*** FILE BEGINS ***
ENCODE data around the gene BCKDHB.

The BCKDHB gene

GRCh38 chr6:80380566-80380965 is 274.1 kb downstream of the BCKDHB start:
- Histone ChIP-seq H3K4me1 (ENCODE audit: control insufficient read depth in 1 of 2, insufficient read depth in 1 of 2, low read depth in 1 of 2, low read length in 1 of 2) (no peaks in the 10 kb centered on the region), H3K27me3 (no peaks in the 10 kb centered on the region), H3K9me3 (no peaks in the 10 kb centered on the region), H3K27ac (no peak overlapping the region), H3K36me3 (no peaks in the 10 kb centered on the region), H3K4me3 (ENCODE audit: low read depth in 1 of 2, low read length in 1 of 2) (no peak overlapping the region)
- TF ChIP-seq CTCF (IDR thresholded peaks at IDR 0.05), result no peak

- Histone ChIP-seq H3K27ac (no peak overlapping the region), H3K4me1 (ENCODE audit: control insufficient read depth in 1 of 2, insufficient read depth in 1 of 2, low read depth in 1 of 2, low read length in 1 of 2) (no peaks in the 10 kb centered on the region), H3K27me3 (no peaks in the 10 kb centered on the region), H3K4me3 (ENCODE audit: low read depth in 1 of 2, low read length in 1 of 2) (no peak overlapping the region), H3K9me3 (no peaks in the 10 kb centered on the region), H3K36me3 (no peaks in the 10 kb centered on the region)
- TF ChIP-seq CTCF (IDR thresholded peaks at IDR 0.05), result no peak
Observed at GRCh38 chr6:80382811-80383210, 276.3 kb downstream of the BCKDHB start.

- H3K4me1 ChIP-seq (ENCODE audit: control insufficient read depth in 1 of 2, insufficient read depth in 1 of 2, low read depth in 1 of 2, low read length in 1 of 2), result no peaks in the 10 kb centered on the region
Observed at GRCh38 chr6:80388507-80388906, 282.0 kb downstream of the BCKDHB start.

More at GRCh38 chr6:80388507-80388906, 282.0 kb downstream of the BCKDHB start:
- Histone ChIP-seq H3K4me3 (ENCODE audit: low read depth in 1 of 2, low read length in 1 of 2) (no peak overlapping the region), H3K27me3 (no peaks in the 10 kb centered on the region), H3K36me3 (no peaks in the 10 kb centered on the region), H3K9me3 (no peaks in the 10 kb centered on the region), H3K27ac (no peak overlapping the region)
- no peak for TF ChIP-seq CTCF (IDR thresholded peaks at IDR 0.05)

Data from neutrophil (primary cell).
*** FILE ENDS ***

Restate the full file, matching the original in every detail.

ENCODE data around the gene BCKDHB.

The BCKDHB gene

GRCh38 chr6:80380566-80380965 is 274.1 kb downstream of the BCKDHB start:
- Histone ChIP-seq H3K4me1 (ENCODE audit: control insufficient read depth in 1 of 2, insufficient read depth in 1 of 2, low read depth in 1 of 2, low read length in 1 of 2) (no peaks in the 10 kb centered on the region), H3K27me3 (no peaks in the 10 kb centered on the region), H3K9me3 (no peaks in the 10 kb centered on the region), H3K27ac (no peak overlapping the region), H3K36me3 (no peaks in the 10 kb centered on the region), H3K4me3 (ENCODE audit: low read depth in 1 of 2, low read length in 1 of 2) (no peak overlapping the region)
- TF ChIP-seq CTCF (IDR thresholded peaks at IDR 0.05), result no peak

- Histone ChIP-seq H3K27ac (no peak overlapping the region), H3K4me1 (ENCODE audit: control insufficient read depth in 1 of 2, insufficient read depth in 1 of 2, low read depth in 1 of 2, low read length in 1 of 2) (no peaks in the 10 kb centered on the region), H3K27me3 (no peaks in the 10 kb centered on the region), H3K4me3 (ENCODE audit: low read depth in 1 of 2, low read length in 1 of 2) (no peak overlapping the region), H3K9me3 (no peaks in the 10 kb centered on the region), H3K36me3 (no peaks in the 10 kb centered on the region)
- TF ChIP-seq CTCF (IDR thresholded peaks at IDR 0.05), result no peak
Observed at GRCh38 chr6:80382811-80383210, 276.3 kb downstream of the BCKDHB start.

- H3K4me1 ChIP-seq (ENCODE audit: control insufficient read depth in 1 of 2, insufficient read depth in 1 of 2, low read depth in 1 of 2, low read length in 1 of 2), result no peaks in the 10 kb centered on the region
Observed at GRCh38 chr6:80388507-80388906, 282.0 kb downstream of the BCKDHB start.

More at GRCh38 chr6:80388507-80388906, 282.0 kb downstream of the BCKDHB start:
- Histone ChIP-seq H3K4me3 (ENCODE audit: low read depth in 1 of 2, low read length in 1 of 2) (no peak overlapping the region), H3K27me3 (no peaks in the 10 kb centered on the region), H3K36me3 (no peaks in the 10 kb centered on the region), H3K9me3 (no peaks in the 10 kb centered on the region), H3K27ac (no peak overlapping the region)
- no peak for TF ChIP-seq CTCF (IDR thresholded peaks at IDR 0.05)

Data from neutrophil (primary cell).